Processes implicated in globalisation are focusing attention on identities in a world where traditional ideas of people as members of fixed, distinct societies and cultures no longer hold. For some incoming and settled groups the cemetery can be a liminal space engendering cosmopolitan engagement, through evocation of place of origin whilst reflecting the genesis of a new situational identity. Geography and chronology are reshaped and history becomes spatial in cemeteries where burial has overtaken the repatriation option after a death. This paper, based on an ESRC funded project to explore contemporary meanings of the cemetery for a range of ethnic groups, describes three – Irish, Cypriot and Gujurati – and the burial places they have maintained for their dead over varying lengths of settlement. Two sets of issues are addressed. First, to argue that, for members of minority and immigrant ethnic groups, cemeteries contribute to emergent and established meanings of community that transcend the familial and generational. Second, though cemeteries bridge worlds – of the dead and of the living and link places of origin and settlement, they also serve to distinguish – from host groups or other settlers. The balancing of assimilation and resistance, particularly where death is entailed, can shed light on the nature of cosmopolitan ‘rootedness’.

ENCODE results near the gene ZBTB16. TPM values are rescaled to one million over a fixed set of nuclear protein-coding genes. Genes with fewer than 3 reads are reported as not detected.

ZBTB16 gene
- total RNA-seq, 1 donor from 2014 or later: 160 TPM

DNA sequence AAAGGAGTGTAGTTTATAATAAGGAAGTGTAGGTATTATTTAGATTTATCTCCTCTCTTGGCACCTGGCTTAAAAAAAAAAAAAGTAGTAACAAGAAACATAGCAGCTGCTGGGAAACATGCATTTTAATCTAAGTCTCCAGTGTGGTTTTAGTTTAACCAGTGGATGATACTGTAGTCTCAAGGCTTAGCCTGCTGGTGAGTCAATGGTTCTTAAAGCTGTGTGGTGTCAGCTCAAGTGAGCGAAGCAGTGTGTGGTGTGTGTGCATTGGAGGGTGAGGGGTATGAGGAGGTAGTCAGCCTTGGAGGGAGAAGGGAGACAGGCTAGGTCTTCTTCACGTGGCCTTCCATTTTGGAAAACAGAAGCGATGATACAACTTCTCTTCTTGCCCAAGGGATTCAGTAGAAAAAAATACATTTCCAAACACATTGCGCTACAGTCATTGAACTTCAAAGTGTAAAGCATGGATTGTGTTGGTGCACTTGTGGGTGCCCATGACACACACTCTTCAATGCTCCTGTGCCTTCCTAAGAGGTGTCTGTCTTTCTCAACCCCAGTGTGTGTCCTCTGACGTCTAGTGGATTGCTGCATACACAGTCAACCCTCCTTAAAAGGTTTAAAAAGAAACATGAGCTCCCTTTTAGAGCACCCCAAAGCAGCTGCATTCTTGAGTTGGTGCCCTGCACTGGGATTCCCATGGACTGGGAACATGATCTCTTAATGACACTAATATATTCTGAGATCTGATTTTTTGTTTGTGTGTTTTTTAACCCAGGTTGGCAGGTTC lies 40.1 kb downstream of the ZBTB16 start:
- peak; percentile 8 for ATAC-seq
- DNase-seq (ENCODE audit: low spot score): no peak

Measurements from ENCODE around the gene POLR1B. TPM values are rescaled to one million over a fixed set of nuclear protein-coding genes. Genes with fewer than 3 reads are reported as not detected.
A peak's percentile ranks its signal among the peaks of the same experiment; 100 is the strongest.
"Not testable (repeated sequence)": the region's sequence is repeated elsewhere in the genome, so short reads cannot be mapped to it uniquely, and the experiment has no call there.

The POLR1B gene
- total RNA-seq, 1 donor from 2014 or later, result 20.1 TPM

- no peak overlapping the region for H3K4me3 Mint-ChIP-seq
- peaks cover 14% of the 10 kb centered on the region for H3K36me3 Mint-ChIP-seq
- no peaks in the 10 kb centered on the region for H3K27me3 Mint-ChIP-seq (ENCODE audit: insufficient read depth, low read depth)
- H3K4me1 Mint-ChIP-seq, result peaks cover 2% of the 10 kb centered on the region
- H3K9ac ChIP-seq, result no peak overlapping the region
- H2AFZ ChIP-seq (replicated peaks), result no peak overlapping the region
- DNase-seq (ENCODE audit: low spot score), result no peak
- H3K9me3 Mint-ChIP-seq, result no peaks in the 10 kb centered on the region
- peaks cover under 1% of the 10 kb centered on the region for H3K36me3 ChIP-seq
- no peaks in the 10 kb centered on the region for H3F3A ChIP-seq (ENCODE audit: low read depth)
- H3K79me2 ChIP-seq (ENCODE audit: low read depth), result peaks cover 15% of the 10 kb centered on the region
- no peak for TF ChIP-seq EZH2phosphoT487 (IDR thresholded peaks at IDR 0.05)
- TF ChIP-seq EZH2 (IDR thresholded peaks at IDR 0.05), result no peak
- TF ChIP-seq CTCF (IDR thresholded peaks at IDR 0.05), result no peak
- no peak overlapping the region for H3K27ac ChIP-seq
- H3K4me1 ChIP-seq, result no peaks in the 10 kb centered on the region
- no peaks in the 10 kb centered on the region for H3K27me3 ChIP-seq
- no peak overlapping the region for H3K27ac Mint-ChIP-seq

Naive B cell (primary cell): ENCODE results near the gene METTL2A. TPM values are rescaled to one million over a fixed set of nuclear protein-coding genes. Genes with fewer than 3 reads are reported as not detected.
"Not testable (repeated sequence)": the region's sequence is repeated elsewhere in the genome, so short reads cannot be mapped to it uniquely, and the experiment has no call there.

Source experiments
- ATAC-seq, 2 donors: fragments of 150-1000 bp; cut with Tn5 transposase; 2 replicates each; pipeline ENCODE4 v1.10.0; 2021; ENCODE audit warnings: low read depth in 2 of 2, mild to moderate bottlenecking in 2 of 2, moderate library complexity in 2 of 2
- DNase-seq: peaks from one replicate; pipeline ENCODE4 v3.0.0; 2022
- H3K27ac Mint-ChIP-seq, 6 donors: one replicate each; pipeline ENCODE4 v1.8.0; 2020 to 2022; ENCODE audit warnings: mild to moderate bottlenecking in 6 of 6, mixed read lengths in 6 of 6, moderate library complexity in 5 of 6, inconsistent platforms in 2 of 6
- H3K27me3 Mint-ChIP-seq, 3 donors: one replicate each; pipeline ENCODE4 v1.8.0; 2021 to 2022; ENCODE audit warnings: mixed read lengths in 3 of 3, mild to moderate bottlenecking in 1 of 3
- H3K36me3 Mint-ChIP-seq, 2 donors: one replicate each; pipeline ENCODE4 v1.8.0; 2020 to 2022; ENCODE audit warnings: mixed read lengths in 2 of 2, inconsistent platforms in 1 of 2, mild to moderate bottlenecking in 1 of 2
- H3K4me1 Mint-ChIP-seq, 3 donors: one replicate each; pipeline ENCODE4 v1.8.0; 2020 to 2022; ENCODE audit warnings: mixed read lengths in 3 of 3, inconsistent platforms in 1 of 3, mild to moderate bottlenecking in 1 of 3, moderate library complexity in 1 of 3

Leonie Kellaher 2006
The Cities Institute, London Metropolitan University, UK
Cosmopolitan ‘rootedness’ and the ethnic cemetery
The Cemetery Research Group runs two events a year: in May and in November. Follow the links and send in an abstract